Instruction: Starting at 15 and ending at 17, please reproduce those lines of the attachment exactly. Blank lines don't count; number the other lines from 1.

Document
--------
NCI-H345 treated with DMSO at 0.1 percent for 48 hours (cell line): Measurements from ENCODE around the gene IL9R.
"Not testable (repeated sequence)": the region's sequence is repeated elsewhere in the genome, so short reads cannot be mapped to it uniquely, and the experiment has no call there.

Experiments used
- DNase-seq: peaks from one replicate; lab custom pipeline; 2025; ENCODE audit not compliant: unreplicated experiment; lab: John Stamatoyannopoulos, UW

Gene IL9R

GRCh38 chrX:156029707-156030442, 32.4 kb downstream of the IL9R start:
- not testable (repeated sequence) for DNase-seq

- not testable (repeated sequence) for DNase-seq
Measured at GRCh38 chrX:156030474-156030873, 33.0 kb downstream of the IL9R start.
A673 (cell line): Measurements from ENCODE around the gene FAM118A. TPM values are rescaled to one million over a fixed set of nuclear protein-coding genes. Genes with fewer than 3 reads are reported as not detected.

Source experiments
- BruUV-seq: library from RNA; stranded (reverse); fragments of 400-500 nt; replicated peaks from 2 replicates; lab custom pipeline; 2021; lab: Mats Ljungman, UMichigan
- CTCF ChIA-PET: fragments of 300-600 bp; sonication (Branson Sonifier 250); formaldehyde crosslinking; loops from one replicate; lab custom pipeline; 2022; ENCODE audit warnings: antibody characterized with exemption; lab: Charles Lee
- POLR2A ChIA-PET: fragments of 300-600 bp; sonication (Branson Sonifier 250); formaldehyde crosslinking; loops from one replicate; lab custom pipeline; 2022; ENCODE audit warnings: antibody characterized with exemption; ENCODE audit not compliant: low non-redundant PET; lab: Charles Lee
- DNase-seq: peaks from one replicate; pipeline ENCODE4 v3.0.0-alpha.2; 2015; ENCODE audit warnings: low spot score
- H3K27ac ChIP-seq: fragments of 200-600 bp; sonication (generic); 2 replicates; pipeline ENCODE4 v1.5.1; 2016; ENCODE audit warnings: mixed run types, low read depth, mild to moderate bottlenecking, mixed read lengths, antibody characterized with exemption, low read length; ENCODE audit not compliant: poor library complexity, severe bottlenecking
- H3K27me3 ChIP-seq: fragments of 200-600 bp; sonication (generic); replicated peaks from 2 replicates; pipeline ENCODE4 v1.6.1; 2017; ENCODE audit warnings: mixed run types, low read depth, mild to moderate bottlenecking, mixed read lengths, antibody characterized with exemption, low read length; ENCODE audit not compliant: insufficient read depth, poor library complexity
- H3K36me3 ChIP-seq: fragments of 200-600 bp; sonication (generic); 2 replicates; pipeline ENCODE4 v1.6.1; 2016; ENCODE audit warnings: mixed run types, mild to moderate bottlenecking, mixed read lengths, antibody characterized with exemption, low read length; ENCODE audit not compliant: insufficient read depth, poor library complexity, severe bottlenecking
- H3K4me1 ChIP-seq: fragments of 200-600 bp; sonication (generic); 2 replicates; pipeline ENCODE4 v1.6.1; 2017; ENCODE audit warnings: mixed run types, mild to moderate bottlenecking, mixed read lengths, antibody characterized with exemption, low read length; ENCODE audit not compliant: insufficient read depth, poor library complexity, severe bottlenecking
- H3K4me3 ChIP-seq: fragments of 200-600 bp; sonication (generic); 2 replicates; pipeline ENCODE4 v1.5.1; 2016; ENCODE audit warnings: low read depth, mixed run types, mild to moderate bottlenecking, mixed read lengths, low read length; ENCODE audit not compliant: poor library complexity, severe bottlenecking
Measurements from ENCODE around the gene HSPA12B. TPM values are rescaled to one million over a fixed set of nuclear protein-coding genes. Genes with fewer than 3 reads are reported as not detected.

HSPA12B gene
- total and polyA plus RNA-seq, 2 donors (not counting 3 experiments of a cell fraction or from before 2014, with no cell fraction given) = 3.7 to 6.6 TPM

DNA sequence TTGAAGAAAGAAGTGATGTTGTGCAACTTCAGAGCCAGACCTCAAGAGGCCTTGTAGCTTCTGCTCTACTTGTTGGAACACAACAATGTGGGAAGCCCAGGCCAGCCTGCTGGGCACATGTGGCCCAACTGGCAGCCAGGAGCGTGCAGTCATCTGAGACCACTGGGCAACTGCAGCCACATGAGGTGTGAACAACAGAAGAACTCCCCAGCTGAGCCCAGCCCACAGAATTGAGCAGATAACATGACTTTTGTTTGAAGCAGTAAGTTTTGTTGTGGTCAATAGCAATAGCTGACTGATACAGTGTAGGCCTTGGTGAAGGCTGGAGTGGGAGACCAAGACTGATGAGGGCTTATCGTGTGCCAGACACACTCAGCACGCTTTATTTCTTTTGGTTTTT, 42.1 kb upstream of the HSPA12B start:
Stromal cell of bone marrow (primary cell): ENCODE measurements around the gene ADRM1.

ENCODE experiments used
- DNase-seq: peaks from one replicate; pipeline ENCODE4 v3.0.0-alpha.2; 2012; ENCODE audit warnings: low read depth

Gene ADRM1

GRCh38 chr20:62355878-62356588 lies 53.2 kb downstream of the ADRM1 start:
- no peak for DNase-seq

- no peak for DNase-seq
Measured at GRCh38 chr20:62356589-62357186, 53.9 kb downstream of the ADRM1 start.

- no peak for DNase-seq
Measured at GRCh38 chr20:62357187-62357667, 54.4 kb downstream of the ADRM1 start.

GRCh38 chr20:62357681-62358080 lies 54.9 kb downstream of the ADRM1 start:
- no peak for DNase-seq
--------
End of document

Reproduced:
- DNase-seq: peaks from one replicate; pipeline ENCODE4 v3.0.0-alpha.2; 2015; ENCODE audit warnings: low spot score
- H3K27ac ChIP-seq: fragments of 200-600 bp; sonication (generic); 2 replicates; pipeline ENCODE4 v1.5.1; 2016; ENCODE audit warnings: mixed run types, low read depth, mild to moderate bottlenecking, mixed read lengths, antibody characterized with exemption, low read length; ENCODE audit not compliant: poor library complexity, severe bottlenecking
- H3K27me3 ChIP-seq: fragments of 200-600 bp; sonication (generic); replicated peaks from 2 replicates; pipeline ENCODE4 v1.6.1; 2017; ENCODE audit warnings: mixed run types, low read depth, mild to moderate bottlenecking, mixed read lengths, antibody characterized with exemption, low read length; ENCODE audit not compliant: insufficient read depth, poor library complexity